Thursday, March 01, 2007

BOOK: "The Terror," by Dan Simmons

The Terror isn't historical fiction -- unless you believe in giant demons summoned by Esquimaux shamans -- but with such believably accurate, painstaking depictions and details, Dan Simmons's latest novel might as well be. He takes liberties with the story of the 1845 Franklin Expedition, a voyage that destroyed the HMS Terror and Erebus, but his studious fiction is certainly entertaining.

Written with a cinematic flair, this epic, almost 800 page yarn leaps from character to character with an instantly intimate tone. Although the narrative is third-person (with the exception of some Authentically Capitalized diary entries by the ship surgeon, Dr. Goodsir), the oppressive circumstances endear us to all but the vilest of characters, especially as we realize that Simmons is introducing such a large cast (out of 126 shipmates, at least twenty get their time in the spotlight) so that their inevitable deaths are both more dramatic and more affecting.

And what deaths! For a book that is as much about snuff as it is survival, this is the true Final Destination. If it's not bad enough to be iced in the wintry grip of the endless night and unflinching sea, the crew is mutinous, there's poison if you eat (and scurvy if you don't), the temperature hits negative 100, the sun disappears for months at a time, and there's a giant polar monster (ten times the size of the already fierce white bear) stalking them. Simmons gives us a few flashbacks early in the novel (and a few delirious dream sequences later on), but he keeps the focus on the struggle, and the struggle alone. In a brilliant, time-saving technique, he manages to gloss even important scenes by switching to narrators who are better situated to encapsulate what has just happened. As a result, there is very little repetition, and the scenes Simmons chooses to show us seem more vital and important for their telling.

Of course, not all of these work as well as others: characters like Harry Peglar and John Bridgens are superfluous explicators, included only because of their intellectual ability to link their inhuman adversary with Darwin's early theories. Simmons romantically links the two, but their love is so unconsummated that it is as distant and unnecessary as their story. More often than not, however, the different character perspectives give us a broader view of how the ship works: Blanky, the ice master, gets to demonstrate his deep knowledge of the ship when he is forced to flee the monster in an adrenaline-pumping chapter. Irving's peeping on Silence, a mute Esquimaux girl they "found" on the ice, offers us a lovestruck window into Esquimaux culture; even Captain Franklin, a religious teetotaler, provides a bumbling steadfastness to balance the courageous crassness of the central character, Captain Crozier. (If one wants to make the correlation between Franklin and George W. Bush, "deciders" both, I leave it to you.)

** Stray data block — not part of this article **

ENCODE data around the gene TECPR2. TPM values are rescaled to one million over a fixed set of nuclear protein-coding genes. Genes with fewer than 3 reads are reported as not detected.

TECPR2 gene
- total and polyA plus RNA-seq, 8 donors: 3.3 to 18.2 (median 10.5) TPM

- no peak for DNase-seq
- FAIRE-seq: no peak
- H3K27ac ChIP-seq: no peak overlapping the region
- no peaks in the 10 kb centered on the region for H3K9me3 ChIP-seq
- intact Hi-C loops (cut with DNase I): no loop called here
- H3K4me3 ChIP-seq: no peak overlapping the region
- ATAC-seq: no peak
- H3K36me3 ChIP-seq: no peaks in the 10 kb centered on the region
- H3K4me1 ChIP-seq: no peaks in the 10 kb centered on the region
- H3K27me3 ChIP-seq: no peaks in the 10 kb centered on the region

Bold as the book is in its plotting, Simmons doesn't go for much stylistically. His writing is well-honed from his science-fiction background: descriptions crackle with visual flair and dialog does more to accentuate a character than anything else ("You hairy arse-licking rat-fucking piss-drinking spawn of a poxy Highgate whore!"). But the monotone of the third-person narrative does occasionally drift, and the plights of certain characters sometimes bleed into each other's stories. Things are never described the same way, but the same things are often brought up, and the best chapters are the ones devoted to unique events, like the ill-fated Carnivale thrown on New Year's Eve, or the futility of frozen funeral:

"Again we walked back across the creaking, squeaking, moaning ice alone, under the stars dancing in the Cold this time...," "I was always aware of that cold, black, vertical, lifeless and lightless slab of insensate Stone behind me...," and "I can imagine the fusillade of snow pellets already working to eradicate the letters on the wooden headstones."
Simmons also has an uncanny way of making unusual terms easily accessible for the layman. Beyond the descriptions of the ship's inner workings and outer riggings, past the delegation of responsibilities (and privileges) aboard an English ship, and further than the tale of a desperate march across miles of uneven ice, the Esquimaux characters and accessories spring to life as if they were common utilities:
"This vehicle has runners made up of small and carefully shaped pieces of scavenged wood interlinked with walrus ivory. It uses shoes of whalebone and flattened ivory rather than just a layer of peat paste on its runners, although [they] still reapply a layer of ice to the runners several times a day. The cross sections are made up of antlers and the last bits of wood they had, including the sleeping-shelf slat; the rising rear posts are composed of heavily lashed antlers and walrus ivory."
Despite the repetition of "walrus ivory," that's still a nicely poetic description, one that slides right into the text, from the alliterative "sleeping-shelf slat" to the "rising rear posts." Both technical and illustrative, it's an example of how well Simmons ties everything together.

The Terror is a bleak, almost masochistic tale of brave, stupid men. The constant close encounters keep readers on the edge of their seats, and the story is rendered even more gripping by the knowledge that every day, death creeps a little closer: man struggles with beast, nature, and himself, all at once. Finally, the author's own savagery toward his own characters lends his novel the excitement of a show like Lost: no character is safe, and no question is ever neatly answered . . . we need to see more.

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